Sellers cautioned not to self-sabotage

Sellers cautioned not to self-sabotage

Private Property South Africa

South Africa’s residential property market is showing signs of improvement, as evidenced by increased enquiries from prospective buyers, improved show house attendance and stock shortages in a growing number of areas.

That’s the word from Richard Gray, CEO of Harcourts Real Estate SA, following the release of FNB’s April 2013 House Price Index, which reports “mildly positive growth” during the first quarter of 2013, with the likelihood of further value gains in the second quarter.

“As a group, we’re seeing a widespread uptick in terms of buyer interest. From being in the doldrums for the last few years, the market appears to be on the road to recovery, with house price growth in popular suburbs on track to exceed inflation in real terms for the first time since 2008,” he says.

However, he warns, the positive spinoffs of an improving market are likely to be experienced by only 10 percent of today’s sellers. “During the first quarter of 2013, FNB released statistics showing that 89 percent of properties sold for an average of 10 percent less than their original listing price. Furthermore, the average length of time properties spent on the market before being sold or withdrawn was 17 weeks and two days, and while there is no hard and fast rule about how long a home should take to sell, four months is excessive by any real estate professional’s standards.”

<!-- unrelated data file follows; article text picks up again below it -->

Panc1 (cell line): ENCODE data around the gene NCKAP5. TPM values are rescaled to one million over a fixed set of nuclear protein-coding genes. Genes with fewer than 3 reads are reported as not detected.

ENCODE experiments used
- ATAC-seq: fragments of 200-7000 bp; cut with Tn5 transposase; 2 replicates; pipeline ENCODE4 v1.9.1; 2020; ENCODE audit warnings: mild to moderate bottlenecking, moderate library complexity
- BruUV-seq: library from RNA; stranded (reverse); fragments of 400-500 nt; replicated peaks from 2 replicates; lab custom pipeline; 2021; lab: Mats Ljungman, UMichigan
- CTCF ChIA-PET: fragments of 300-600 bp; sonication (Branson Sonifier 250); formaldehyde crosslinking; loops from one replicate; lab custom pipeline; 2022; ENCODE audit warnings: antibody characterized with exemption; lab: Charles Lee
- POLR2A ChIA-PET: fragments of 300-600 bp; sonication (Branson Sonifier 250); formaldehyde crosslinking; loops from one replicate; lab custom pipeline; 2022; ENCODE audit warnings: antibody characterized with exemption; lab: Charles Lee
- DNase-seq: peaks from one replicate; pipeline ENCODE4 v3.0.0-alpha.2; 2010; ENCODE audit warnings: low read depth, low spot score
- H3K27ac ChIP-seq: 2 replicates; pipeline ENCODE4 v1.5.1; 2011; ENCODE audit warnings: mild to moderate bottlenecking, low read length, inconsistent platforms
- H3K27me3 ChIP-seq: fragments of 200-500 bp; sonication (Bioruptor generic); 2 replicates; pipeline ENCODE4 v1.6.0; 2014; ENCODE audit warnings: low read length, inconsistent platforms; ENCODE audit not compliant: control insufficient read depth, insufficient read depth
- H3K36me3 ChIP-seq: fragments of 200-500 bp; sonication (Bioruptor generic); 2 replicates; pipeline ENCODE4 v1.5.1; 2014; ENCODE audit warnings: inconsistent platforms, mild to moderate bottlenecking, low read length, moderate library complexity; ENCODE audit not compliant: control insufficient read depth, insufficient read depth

Given that the economy is stabilising and on the back of rising residential demand, Gray says the failure of such a large percentage of listings to achieve their asking prices or to sell within a reasonable time frame can only be ascribed to human error. “Feedback from our member offices as well as from within the industry at large is that sellers are making some serious mistakes which are chasing otherwise-willing and able buyers away.”

At the top of the list of mistakes is incorrect pricing, which Gray says is often accompanied by an instruction to the listing agent to put the property on the market at an inflated price and “see what happens”. “Sadly, nothing good usually happens,” he says. “Active buyers are watching the internet and the ‘papers for new releases and are quick to make contact with the listing agent to set up appointments to view when a new property comes on to the market. The most traffic passes through a new listing within the first two weeks, after which it tapers off dramatically.”

“Harsh as it sounds,” he points out, “the value of a property is not determined by what the seller paid for it, how much they need for their next purchase, or what they owe on the property. Buyers are extremely well educated about property values so the only person likely to be fooled by over-pricing is the seller who is living with unrealistic hopes and expectations.”

In the interests of establishing an objective and realistic selling price, Gray recommends the use of a report called a comparative market analysis (CMA). “When done by a professional estate agent, the CMA will contain a wealth of important data pertinent to the seller’s area, including properties currently for sale, sold properties and withdrawn listings comparable with their own home. It will also contain analytical information such as market trends and house price growth, highest, lowest and average selling prices as well as an evaluation of their property.”